Born in the mid-nineteenth century, Jacobs yearned to become a doctor like her father. Despite existing barriers, she fought to gain entry to higher education and graduated in 1879 with the first doctorate in medicine earned by a woman in the Netherlands. Providing medical services to women and children, she grew concerned over the health of working women, recognizing that as laws did not provide adequate protection for their health, their economic stability was compromised. She opened a free clinic to educate poor women about hygiene and child care and in 1882 expanded her services to include distribution of contraception information and devices. Though she continued to practice medicine until 1903, Jacobs increasingly turned her attention to activism with a view to improving women’s lives.
From 1883, when Jacobs first challenged the authorities on women’s right to vote, she strove throughout her life to change laws that limited women’s access to equality. She was successful in her campaign to establish mandatory break laws in retail workers’ employment and in attaining the vote for Dutch women in 1919. Involved in the international women’s movement, Jacobs traveled throughout the world speaking about women’s issues and documenting the socio-economic and political status of women. She was instrumental in the establishment of the Women’s International League for Peace and Freedom and an active participant in the peace movement. She is recognized internationally for her contributions to women’s rights and status.
Read more ->
1846 – Ira Remsen, American chemist and academic (d. 1927)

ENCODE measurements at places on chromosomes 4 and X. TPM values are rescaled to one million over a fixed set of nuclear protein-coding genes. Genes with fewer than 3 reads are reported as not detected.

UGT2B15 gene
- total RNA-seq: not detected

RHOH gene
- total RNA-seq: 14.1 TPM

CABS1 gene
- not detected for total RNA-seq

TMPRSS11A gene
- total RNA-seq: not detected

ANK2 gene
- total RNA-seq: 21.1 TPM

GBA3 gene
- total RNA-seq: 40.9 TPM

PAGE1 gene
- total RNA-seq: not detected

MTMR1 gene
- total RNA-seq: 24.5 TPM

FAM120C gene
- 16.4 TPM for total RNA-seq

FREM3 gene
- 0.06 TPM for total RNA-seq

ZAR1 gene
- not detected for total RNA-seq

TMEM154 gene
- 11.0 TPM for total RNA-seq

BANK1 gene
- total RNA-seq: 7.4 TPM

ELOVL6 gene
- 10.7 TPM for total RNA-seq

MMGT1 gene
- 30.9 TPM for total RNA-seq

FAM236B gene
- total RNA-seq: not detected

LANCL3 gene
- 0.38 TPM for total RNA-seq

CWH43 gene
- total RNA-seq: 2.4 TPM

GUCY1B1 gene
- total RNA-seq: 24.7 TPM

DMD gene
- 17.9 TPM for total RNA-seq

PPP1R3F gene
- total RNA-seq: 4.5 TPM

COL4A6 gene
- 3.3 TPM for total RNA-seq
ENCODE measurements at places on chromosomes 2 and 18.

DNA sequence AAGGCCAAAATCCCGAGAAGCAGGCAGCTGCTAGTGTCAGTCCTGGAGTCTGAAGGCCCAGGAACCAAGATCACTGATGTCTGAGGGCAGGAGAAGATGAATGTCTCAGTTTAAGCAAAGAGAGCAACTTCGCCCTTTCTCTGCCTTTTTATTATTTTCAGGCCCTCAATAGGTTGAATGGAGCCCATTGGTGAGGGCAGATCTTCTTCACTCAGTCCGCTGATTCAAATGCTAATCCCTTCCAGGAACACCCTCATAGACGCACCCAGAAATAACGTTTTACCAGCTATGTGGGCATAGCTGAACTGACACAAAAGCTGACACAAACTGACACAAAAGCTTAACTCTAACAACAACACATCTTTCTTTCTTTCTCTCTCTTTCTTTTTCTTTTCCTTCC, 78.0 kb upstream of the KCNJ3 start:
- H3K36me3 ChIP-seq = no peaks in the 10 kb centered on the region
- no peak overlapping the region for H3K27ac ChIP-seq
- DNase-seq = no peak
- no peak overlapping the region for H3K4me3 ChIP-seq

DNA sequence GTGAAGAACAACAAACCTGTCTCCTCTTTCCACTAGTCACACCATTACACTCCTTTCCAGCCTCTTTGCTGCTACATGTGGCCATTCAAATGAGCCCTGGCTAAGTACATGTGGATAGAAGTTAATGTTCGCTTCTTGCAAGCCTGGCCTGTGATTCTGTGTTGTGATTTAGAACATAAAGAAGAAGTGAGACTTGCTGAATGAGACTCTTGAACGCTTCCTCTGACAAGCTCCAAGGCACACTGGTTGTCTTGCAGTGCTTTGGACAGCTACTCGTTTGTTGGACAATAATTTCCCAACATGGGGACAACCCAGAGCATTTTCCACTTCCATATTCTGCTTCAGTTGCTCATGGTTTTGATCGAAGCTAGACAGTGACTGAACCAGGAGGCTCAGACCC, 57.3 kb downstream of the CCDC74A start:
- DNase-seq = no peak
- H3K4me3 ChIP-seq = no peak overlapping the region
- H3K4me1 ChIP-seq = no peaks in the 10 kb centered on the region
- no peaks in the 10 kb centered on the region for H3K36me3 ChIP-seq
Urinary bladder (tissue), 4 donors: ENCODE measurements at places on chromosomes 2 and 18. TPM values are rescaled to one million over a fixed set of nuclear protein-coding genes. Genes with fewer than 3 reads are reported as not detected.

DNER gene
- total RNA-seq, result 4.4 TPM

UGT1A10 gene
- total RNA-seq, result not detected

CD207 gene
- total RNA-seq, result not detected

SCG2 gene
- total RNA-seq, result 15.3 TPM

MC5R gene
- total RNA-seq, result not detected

Ira Remsen (February 10, 1846 – March 4, 1927) was an American chemist who discovered the artificial sweetener saccharin along with Constantin Fahlberg. He was the second president of Johns Hopkins University.
Read more ->
ProPublica: Colorado Homeowners: Do You Have Experience Dealing With an HOA? Help Us Investigate. HOAs can help keep common areas clean and pay for upkeep, but residents who fall behind on dues or run afoul of the rules can find themselves at risk of losing their home. And more ->
CNN: Dolly Parton’s theme park will soon pay for employees to go to college
James Clear: 3-2-1: Success, getting started, and the unnoticed good in the world
By Rocky Parker, Beyond Bylines: 32 Writing Prompts to Reignite Your Love for Writing
By Barbara Mantel, Association of Health Care Journalists: Two writers offer tips for setting up a local writers’ group
Rare Historical Photos: These vintage photos capture traveling circus performers in Northern Ireland, 1910-1911
Just the Recipe: Paste the URL to any recipe, click submit, and it’ll return literally JUST the recipe- no ads, no life story of the writer, no nothing EXCEPT the recipe.
Homemade on a Weeknight: Chicken Alfredo Stuffed Peppers
Ready Set Eat: Be recipe-ready for the Big Game and Valentine’s
Little House Big Alaska: Easy Oven BBQ Pork Chops
By cookwewill: Marinated Chicken Wings With Potatoes
Food Network: 70 Fan-Favorite Dinners That Are Perfect for Game Day Don’t be forced to throw a Hail Mary! With a little bit of planning and these crowd-pleasing main dishes, your Super Bowl party is guaranteed to be a success.
Book Blogs & Websites:
Stump the Bookseller is a service offered by Loganberry Books to reconnect people to the books they love but can’t quite remember. In brief (for more detailed information see our About page), people can post their memories here, and the hivemind goes to work. After all, the collective mind of bibliophiles, readers, parents and librarians around the world is much better than just a few of us thinking. Together with these wonderful Stumper Magicians, we have a nearly 50% success rate in finding these long lost but treasured books. The more concrete the book description, the better the success rate, of course. It is a labor of love to keep it going, and there is a modest fee. Please see the How To page to find price information and details on how to submit your Book Stumper and payment.
Thanks to everyone involved to keep this forum going: our blogging team, the well-read Stumper Magicians, the many referrals, and of course to everyone who fondly remembers the wonder of books from their childhood and wants to share or revisit that wonder. Isn’t it amazing, the magic of a book?